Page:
Additional limitations to this study design include: the (relatively) short window, the powering of the study for the PR endpoint (integral) but not the Ki-67 endpoint (integrated), the loss of enrolled subjects (histology, lack of tumor in the final specimen), and the very high rate of PR expression in the majority of subjects, which may have negated the need for epigenetic desilencing of PR through the addition of entinostat. Lessons learned from this trial will inform subsequent studies.

We report other novel findings as a result of this study in addition to the negative primary endpoint. It is well known that Ki-67 measurements can be variable between and within laboratories and pathologists (28). We developed and demonstrated a reliable and reproducible method for measuring Ki-67 in these FFPE samples. This approach can be exported for local revalidation and potentially strengthen the applicability of Ki-67 in future integrated studies. This assay allowed us to observe a difference in Ki-67 expression between treatment arms. Nearly all tumors in the combination entinostat/MPA arm showed a decrease in Ki-67, compared with only 68% of tumors in the MPA group (P = 0.13). This finding suggests a greater response to the brief exposure to the combination therapy and can be used to support advancing the combination of entionstat/MPA to a treatment trial evaluation. This study also clarifies that an early drop in PR levels is most likely a marker for hormonal treatment responsiveness.

In addition to the results discussed above, we have access to additional FFPE tissue as well as fresh tissue from this study, and we look forward to the opportunity to complete the proposed exploratory endpoints of this trial; specifically, to evaluate progestin-dependent gene expression in pretreatment and posttreatment tissues. It is expected that the enhanced PR activity noted in NRG-GY011 and reflected in the drop in Ki-67 in both arms of this study will be reflected in the induction of progestin-dependent genes related to cellular differentiation.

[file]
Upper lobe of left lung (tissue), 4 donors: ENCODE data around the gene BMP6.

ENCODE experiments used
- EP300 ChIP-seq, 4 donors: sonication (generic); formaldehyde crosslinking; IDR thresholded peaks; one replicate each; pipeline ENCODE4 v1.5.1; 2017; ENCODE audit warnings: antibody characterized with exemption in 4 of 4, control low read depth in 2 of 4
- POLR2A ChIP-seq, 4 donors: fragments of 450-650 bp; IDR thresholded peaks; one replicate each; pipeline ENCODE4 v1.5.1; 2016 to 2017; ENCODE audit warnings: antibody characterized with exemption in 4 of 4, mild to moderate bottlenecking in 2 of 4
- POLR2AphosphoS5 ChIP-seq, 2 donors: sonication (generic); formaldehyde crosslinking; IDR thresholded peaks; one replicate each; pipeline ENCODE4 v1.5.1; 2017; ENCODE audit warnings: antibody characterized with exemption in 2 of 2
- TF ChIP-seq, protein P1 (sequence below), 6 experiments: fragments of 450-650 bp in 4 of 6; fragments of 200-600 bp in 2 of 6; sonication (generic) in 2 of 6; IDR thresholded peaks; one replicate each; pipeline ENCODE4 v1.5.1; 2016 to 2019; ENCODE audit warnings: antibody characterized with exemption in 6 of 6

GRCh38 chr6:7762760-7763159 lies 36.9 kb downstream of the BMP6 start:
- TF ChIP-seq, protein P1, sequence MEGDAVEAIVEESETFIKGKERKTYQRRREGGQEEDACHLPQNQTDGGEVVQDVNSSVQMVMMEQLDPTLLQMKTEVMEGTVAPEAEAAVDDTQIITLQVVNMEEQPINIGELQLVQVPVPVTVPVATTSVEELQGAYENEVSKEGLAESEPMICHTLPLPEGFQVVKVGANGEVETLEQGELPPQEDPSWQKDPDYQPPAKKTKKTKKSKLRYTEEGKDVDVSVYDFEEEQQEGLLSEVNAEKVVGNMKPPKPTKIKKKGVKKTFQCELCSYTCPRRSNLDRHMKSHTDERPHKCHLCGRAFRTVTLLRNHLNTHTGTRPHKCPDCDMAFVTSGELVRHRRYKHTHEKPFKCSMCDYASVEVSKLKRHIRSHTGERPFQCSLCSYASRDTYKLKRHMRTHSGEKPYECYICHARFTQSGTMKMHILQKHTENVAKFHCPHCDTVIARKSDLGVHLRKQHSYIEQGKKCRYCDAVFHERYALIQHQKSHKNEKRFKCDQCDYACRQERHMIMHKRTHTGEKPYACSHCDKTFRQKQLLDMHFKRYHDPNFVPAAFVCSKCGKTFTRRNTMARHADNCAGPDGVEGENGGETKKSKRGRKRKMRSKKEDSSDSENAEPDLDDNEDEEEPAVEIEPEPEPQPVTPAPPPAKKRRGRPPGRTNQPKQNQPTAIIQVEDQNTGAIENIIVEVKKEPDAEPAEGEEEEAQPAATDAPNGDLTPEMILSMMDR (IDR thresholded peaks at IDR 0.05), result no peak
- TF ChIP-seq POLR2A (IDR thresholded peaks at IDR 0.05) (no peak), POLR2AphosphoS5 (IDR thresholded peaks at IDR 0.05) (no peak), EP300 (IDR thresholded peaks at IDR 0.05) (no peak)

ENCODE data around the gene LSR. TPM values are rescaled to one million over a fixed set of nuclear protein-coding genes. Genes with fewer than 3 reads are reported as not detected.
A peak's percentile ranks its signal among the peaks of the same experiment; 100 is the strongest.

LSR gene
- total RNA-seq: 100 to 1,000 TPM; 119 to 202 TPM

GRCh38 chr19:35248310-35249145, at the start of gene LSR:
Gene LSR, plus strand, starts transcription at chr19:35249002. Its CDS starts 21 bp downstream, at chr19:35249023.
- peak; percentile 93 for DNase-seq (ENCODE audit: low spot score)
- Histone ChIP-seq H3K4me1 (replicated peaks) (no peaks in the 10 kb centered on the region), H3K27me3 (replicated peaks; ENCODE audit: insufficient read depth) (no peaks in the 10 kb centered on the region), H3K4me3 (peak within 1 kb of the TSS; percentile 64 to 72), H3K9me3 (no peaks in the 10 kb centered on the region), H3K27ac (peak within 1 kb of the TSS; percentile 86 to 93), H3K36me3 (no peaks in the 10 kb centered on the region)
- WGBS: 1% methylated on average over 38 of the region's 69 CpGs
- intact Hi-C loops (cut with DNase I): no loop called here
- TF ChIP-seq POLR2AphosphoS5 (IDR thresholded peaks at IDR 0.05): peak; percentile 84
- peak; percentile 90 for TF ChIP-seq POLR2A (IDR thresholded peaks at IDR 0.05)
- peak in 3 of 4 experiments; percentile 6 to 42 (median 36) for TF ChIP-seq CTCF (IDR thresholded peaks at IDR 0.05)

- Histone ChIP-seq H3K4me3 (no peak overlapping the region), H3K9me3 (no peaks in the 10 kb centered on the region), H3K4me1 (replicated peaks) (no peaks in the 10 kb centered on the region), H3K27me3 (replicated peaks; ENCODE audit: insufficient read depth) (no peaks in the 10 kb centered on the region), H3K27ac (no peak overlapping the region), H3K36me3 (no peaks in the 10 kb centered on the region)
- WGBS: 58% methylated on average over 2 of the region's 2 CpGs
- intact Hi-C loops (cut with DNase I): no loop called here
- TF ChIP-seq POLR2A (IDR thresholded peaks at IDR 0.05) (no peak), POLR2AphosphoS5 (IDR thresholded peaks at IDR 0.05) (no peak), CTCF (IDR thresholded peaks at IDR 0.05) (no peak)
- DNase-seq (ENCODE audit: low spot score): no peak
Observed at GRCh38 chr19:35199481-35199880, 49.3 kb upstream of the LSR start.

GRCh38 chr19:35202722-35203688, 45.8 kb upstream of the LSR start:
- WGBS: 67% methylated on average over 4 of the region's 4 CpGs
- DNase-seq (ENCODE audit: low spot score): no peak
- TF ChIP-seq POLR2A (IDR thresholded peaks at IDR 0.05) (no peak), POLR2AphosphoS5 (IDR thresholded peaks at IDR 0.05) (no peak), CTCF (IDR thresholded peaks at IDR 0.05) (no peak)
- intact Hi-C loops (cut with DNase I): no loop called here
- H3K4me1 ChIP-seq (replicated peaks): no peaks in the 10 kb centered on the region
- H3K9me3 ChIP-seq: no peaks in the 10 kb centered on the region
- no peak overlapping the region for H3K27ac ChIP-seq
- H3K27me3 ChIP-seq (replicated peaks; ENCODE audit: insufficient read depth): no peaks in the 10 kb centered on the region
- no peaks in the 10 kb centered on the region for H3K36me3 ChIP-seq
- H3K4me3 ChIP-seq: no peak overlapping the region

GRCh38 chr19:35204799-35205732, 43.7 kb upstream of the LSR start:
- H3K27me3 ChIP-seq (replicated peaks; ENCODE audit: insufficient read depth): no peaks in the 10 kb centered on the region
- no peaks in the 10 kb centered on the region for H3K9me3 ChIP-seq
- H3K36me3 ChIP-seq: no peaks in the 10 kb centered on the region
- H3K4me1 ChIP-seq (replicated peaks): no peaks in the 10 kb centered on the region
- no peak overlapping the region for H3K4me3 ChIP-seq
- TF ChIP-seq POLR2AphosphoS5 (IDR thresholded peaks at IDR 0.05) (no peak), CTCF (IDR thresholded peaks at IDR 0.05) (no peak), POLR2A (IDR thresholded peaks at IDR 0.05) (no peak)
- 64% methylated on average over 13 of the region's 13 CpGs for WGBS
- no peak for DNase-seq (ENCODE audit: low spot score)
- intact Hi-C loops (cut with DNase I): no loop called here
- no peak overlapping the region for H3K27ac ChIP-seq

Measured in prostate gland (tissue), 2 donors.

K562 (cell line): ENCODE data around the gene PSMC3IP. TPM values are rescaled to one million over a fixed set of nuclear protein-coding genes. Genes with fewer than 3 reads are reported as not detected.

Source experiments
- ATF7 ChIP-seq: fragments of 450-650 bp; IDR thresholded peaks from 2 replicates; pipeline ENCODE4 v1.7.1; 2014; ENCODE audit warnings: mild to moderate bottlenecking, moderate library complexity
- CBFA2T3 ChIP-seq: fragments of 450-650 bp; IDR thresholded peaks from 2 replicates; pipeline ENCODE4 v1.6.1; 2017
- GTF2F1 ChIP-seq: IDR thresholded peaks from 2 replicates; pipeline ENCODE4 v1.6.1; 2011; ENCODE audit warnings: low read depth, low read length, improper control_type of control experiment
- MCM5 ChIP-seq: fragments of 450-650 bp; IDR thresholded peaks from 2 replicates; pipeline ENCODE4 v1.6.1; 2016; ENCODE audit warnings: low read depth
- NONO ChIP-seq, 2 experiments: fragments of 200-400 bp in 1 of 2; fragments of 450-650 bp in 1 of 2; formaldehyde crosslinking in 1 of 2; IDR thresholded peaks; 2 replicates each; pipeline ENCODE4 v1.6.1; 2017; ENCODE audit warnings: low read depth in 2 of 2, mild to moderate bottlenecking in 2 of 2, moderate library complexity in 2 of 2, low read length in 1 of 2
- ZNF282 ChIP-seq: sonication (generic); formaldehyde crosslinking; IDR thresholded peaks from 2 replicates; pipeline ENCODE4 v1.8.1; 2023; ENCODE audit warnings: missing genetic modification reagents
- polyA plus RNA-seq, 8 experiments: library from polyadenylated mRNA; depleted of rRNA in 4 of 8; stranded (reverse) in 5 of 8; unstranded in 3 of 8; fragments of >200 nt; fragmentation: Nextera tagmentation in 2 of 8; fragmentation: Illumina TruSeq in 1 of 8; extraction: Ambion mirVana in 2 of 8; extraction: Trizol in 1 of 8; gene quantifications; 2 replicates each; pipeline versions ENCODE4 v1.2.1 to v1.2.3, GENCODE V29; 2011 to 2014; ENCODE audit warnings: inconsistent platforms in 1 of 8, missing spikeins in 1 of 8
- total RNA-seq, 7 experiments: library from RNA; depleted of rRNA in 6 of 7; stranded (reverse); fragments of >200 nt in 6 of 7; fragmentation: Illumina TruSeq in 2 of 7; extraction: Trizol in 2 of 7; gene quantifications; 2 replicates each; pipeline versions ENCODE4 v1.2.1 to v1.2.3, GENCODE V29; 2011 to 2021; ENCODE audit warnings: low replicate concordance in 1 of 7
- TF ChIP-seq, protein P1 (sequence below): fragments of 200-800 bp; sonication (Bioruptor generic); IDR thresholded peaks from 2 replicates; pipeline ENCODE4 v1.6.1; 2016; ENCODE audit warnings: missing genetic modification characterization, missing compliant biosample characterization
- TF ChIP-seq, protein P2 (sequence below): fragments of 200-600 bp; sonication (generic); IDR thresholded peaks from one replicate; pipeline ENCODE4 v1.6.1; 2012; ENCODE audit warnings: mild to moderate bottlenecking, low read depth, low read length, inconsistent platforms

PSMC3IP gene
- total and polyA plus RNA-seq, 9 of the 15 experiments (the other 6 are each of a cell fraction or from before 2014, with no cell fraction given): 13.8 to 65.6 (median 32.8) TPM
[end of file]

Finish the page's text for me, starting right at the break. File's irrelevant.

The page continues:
L.R. Duska reports grants from NRG during the conduct of the study, as well as grants and personal fees from GOG Foundation, Morphotek, and Merck; grants from Tesaro, GSK, Ludwig, Harpoon, Seattle Genetics, AbbVie, Pfizer, LEAP, ImmunoGen, Genentech, Cerulean, Aduro Biotech, Eisai, Lycera, and Advaxis; and personal fees from Inovio outside the submitted work. V.L. Filiaci reports grants from NIH during the conduct of the study and other from GOG Foundation, Inc. outside the submitted work. R.G. Moore reports personal fees from Fujirebio Diagnostics and grants from Angle plc outside the submitted work. M.L. Pearl reports grants from NRG Oncology during the conduct of the study and other from Vita Tex, Inc outside the submitted work. C.Y. Muller reports grants from NCI MU-NCORP during the conduct of the study. K.K. Leslie reports grants from NIH during the conduct of the study. No disclosures were reported by the other authors.